The Cardinals pulled their first fish out of this year’s free agent waters on Thursday, by inking first baseman Mark Reynolds. Reynolds, most recently of the Milwaukee Brewers, was a specific target for the Cardinals this winter and his acquisition came to fruition finally today. He agreed to a one-year deal with financial terms yet to be disclosed.
The club entered the off season with a specific need to get a more varied offering from the first base position, after Matt Adams struggled against left-handed pitching again in 2014. As well, there was a pronounced focus on adding more right-handed power to a bench that struggled to find a consistent source of productive depth over the last few years behind its front eight.
The 31-year-old Reynolds is coming off a year where he hit 22 home runs and drove in 45 runs for Milwaukee, while carrying a .196 average. In his career he is an owner of seven consecutive 20 home run campaigns, highlighted by a 44 homer breakout in 2009. Easily capable of significant outburst of power and run production, Reynolds represents a potential find in both of these areas for a team that finished towards the bottom of the NL in both areas. However, he also comes with obviously easy points to detract from as well, as his alarmingly low batting average showcases. So why don’t we go head and extol those areas first and get it out of the way, okay?
Mainly, he strikes out, a lot. It is truly done at an epic rate. He strikes out at such a frequent pace that it has become virtually impossible for him to play every day. He has never had a season where he made 500 plate appearances that he did not notch at least 150 strikeouts, highlighted by the four year run where he led his league in k’s, checking in at 204, 223, 211 and 196 from 2008-11. In his 4,380 plate appearances, 1,398 of them have ended with a strikeout, a 31% overall clip.
That is a prodigious number that is undeniably a red flag. And it is also clipped by the fact that he carries a .229 career average and .324 on-base percentage. Now, the OBP is not particularly horrifying, as he is somewhat adept at drawing walks as well. However he will be the classic example of an edge of the seat option; if he makes an impact, it is either all or nothing.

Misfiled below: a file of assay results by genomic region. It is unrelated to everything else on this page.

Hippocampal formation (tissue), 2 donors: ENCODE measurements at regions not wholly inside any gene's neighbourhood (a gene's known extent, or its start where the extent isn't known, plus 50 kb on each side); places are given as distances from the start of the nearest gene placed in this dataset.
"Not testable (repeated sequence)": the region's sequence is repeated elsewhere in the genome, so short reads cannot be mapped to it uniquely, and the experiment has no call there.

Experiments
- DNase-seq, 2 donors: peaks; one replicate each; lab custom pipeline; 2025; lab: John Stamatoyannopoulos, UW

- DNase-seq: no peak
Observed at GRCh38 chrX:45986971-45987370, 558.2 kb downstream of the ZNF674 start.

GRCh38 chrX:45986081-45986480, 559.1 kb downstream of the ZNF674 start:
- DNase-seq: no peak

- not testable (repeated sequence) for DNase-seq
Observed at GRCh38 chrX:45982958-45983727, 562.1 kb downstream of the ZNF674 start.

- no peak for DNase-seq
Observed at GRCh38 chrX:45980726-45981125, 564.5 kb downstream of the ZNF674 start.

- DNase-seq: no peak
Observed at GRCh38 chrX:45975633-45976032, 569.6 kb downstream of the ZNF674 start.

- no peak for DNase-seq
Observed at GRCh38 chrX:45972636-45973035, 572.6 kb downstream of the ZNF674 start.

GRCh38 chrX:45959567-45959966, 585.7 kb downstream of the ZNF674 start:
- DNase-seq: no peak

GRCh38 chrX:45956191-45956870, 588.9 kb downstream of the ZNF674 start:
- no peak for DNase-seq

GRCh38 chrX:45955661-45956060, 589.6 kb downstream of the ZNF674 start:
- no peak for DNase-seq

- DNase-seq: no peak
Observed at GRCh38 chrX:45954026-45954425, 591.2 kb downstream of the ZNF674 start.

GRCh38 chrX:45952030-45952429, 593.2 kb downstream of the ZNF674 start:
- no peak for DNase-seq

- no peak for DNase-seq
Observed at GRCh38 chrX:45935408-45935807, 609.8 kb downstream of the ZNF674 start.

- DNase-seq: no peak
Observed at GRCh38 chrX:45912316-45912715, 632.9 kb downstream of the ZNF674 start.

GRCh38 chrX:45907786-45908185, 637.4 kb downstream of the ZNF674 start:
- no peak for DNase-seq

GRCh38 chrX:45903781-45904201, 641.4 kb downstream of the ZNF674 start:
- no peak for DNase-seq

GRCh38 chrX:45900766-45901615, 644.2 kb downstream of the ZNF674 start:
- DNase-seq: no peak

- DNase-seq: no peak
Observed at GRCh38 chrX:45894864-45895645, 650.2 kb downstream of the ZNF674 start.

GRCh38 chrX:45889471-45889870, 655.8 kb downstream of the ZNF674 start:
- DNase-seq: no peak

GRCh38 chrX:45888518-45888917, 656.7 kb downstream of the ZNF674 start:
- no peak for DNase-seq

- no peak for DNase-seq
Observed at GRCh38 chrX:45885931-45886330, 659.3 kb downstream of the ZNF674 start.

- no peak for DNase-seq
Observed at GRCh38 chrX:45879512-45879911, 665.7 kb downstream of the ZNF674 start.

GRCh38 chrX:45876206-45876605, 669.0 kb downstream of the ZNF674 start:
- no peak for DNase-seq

Now the benefits of it all. All in all, he is a minor disciple of the Adam Dunn School of True Outcomes: homer, walk or strikeout. But in regards to the role he will be asked to man in St. Louis, that is okay. Barring substantial injury to Adams, he is not going to be asked to be an everyday presence, and in the event that he was, he could fit comfortably into the bottom half of the lineup with some regularly and not cause a catastrophic change to the team’s potential.
The one trick pony at the plate brings a quietly diverse element to the overall picture when his potential with the glove is brought into consideration too. While Reynolds considered to be an above-average first baseman, he is versatile enough to shift across the diamond as well if needed. With the non-tender of Daniel Descalso earlier this month, there was a void in who could back up Matt Carpenter if needed as well.
The Cardinals are devoid of many free swingers, which also can play into why they are devoid of very many home runs as well. In 2014, the Cardinals finished with both the fewest strikeouts in the NL (1,133), as well as the fewest home runs (105). Additional of Reynolds is sure to create an upswing in both categories, which creates an increase in a need category, as well as an increase in a manageable negative area. It is the definition of giving some to get some.
All in all, the move to grab one of the few clear cut options on the open market that can increase the team’s potential is a solid, if not spectacular one. But the Cardinals are not in need of spectacular moves, they are in need of finding finishing touches. When tasked with rounding out a roster, there are some edges that have to be covered with not the smoothest all-around options. If Reynolds stays par the course of his usual tendencies (whilst keeping the extremes in check), he offers a definitely needed solution in an area that had few answers last summer.